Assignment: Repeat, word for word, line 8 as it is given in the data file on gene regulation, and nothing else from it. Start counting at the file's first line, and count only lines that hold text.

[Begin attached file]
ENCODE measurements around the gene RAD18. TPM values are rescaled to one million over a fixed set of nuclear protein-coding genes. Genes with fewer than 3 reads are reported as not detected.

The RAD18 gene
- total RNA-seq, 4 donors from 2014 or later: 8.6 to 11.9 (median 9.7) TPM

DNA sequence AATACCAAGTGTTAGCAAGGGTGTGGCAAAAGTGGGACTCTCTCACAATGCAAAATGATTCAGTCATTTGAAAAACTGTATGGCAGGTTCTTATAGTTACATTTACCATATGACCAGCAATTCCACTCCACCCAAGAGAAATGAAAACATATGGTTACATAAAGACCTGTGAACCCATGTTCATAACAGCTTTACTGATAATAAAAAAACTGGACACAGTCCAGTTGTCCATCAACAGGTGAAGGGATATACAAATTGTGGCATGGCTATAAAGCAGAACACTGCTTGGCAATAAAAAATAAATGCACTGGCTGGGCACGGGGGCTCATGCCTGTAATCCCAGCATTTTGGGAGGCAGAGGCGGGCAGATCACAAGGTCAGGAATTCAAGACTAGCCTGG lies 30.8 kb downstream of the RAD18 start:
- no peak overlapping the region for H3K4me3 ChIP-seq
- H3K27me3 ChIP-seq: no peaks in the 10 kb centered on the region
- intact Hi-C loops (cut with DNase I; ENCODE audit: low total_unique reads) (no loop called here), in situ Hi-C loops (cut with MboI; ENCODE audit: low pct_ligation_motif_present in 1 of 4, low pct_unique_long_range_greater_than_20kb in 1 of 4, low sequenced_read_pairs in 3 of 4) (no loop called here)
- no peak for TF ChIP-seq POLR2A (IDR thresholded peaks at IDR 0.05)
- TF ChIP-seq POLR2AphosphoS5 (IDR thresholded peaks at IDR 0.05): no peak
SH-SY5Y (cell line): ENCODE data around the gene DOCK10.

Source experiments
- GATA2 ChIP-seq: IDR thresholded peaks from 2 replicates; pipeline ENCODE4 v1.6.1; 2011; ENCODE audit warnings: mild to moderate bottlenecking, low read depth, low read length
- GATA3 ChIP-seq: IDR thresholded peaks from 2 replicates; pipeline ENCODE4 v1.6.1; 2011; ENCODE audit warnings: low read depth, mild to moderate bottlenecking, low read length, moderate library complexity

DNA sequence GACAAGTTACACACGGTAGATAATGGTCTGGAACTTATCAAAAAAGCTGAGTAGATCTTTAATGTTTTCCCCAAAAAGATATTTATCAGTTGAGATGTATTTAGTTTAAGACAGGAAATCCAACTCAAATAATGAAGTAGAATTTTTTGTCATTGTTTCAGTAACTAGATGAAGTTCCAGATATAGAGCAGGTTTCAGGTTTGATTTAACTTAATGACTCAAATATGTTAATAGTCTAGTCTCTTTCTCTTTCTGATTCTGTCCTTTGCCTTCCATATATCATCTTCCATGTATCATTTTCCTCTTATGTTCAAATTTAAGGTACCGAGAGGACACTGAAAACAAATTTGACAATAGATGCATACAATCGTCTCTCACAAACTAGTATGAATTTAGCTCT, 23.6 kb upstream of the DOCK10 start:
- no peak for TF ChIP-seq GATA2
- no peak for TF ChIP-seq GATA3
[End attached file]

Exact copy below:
- no peak for TF ChIP-seq POLR2A (IDR thresholded peaks at IDR 0.05)